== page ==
, PARIS, Sept 9 – Nine years after 3,000 people died in the 9/11 attacks, Al-Qaeda, the group behind the carnage, has taken many hits but remains a formidable threat, operating from Pakistan and through support groups, experts and officials say.
The network created by Osama bin Laden in 1988 no longer seems able to carry out complex attacks such as those that destroyed the World Trade Center and damaged the Pentagon, but their masterminds are alive and at large.
This fact is being celebrated as a clear victory by the terror group and its supporters.
"Counterterrorism efforts against Al-Qaeda have put the organization in one of its most difficult positions since… late 2001," Dennis Blair said early this year when he was Director of National Intelligence, a US cabinet-level official.
"However, while these efforts have slowed the pace of anti-US planning and hindered progress on new external operations, they have not been sufficient to stop them."
Blair added: "Until counterterrorism pressure on Al-Qaeda places of refuge, key lieutenants and operative cadres outpaces the group\’s ability to recover, Al-Qaeda will retain its capability to mount an attack."
Pressure is above all applied through missiles fired by US drones which have hit Al-Qaeda and Pakistani insurgents\’ "safe houses" in tribal areas near the Afghan border about 100 times since August 2008.
The strikes have killed about 1,000 rebels including many of Al-Qaeda\’s operating officers.
"The network is focused on its own survival, which is closely linked with the future of its jihadist allies in Pakistan," said Jean-Pierre Filiu, professor at Sciences Po, an elite school in Paris, and author of "Les Neuf vies d\’Al-Qaïda" (The Nine Lives of Al-Qaeda).
"Al Qaeda-Central has become more and more Pakistani and is practically absent from Afghanistan," said Filiu.
"This is based on something that has been acknowledged by everyone — that there is a special relationship between the Pakistani government and (the powerful insurgent network) Haqqani which protects bin Laden."
Haqqani network leaders are based in Pakistan\’s mountainous North Waziristan region. Created by Afghan warlord Jalaluddin Haqqani and run by his son Sirajuddin, the group is one of the toughest foes for foreign forces in Afghanistan, particularly in the east of the country.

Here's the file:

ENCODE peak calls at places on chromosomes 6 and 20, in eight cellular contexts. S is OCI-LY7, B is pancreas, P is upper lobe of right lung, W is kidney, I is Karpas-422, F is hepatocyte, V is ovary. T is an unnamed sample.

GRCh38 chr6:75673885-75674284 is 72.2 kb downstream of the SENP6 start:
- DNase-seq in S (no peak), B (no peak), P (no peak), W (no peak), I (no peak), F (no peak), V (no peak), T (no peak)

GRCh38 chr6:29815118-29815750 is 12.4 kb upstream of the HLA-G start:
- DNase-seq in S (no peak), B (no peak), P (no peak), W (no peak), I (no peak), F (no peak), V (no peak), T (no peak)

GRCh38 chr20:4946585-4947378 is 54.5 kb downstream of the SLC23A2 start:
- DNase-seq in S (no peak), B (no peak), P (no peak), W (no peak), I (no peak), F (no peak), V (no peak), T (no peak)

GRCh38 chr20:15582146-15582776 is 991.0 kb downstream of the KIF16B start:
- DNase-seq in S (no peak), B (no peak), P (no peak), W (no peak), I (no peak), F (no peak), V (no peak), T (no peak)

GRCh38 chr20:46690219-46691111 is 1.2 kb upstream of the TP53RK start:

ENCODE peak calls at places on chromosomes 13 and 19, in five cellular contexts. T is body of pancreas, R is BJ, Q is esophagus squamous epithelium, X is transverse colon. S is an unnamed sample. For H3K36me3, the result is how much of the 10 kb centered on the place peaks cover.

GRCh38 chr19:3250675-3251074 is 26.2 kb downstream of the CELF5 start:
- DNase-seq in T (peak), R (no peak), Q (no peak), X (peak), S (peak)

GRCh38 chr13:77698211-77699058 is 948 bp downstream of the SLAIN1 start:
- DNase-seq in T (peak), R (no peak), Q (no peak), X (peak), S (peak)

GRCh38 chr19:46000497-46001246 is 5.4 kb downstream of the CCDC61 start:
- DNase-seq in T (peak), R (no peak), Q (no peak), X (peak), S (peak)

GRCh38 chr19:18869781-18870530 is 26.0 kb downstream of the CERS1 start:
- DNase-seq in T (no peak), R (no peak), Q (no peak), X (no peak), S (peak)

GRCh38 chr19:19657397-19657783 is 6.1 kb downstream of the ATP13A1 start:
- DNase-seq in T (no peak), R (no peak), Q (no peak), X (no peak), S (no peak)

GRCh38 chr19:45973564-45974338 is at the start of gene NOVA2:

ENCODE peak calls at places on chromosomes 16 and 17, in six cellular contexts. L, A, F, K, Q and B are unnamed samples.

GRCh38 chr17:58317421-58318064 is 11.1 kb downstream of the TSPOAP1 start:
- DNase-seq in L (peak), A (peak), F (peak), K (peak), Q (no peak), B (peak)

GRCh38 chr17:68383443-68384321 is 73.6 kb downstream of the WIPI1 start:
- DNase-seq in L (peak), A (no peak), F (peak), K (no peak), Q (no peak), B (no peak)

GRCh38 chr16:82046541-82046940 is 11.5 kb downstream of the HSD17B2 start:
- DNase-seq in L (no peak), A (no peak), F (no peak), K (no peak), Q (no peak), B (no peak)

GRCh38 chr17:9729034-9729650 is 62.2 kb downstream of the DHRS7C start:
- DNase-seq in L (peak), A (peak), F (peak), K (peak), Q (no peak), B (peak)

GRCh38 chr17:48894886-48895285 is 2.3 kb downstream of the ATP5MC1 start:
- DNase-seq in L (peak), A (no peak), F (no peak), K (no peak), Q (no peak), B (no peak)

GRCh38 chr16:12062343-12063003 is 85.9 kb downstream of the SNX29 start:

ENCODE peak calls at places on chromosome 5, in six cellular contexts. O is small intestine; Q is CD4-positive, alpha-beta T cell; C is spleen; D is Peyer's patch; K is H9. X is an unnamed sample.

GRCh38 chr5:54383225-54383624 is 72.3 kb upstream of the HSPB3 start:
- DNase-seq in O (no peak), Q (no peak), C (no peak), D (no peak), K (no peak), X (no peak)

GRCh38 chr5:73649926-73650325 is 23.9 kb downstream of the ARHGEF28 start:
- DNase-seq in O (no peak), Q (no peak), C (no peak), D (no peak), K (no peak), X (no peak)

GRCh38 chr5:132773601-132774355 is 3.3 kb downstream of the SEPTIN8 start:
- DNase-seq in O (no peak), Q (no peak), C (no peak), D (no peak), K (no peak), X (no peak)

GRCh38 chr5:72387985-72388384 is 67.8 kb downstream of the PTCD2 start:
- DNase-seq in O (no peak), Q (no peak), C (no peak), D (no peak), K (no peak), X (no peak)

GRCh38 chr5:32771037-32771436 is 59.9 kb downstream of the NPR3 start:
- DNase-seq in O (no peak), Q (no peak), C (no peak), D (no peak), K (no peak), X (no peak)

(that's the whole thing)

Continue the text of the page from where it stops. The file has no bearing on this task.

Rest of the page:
While Al-Qaeda may be weakened it continues to train foreign volunteers in tribal areas to carry out attacks in the West — such as Times Square bomb plotter Faisal Shahzad, a US national of Pakistani origin.
Shahzad told a judge he had undergone five days of bomb-making training during a 40-day stay with the Pakistani Taliban in Pakistan, between December 9 and January 25.
He pleaded guilty to the failed May 1 attack and warned of more strikes on the United States until it leaves Muslim lands.
Al-Qaeda also maintains its ties with jihadist groups like Al-Qaeda in the Arabian Peninsula (AQAP) in Yemen or Al-Qaeda in the Islamic Magreb (AQIM) in north Africa which operate independently but pledge allegiance to bin Laden.
The Al-Qaeda leader or his number two Ayman al-Zawahiri, an Egyptian national, will generally acknowledge their attacks, even when they fail.
AQAP trained young Christmas Day bombing suspect Umar Farouk Abdulmutallab, a Nigerian who is accused of trying to blow up a US airliner as it approached Detroit, Michigan.
Still more dangerous because almost impossible to spot are loners, volunteers and those radicals roaming the Internet only to end up acting in the name of a self-declared global jihad, such as Major Nidal Hasan, a US national of Palestinian origin.
Hasan, a US Army psychiatrist, is accused of having opened fire on colleagues at Fort Hood, Texas, killing 13 people in November.
"The rise of the ideologically inspired means that even as the strategic threat from Al-Qaeda declines… the number of people absorbing the ideology has broadened the threat, both operationally and geographically," argued Philip Mudd, formerly with the FBI and the CIA\’s anti-terror unit.
"As the core group suffers — and perhaps eventually dies off — the broader mouvement is alive and well," he said.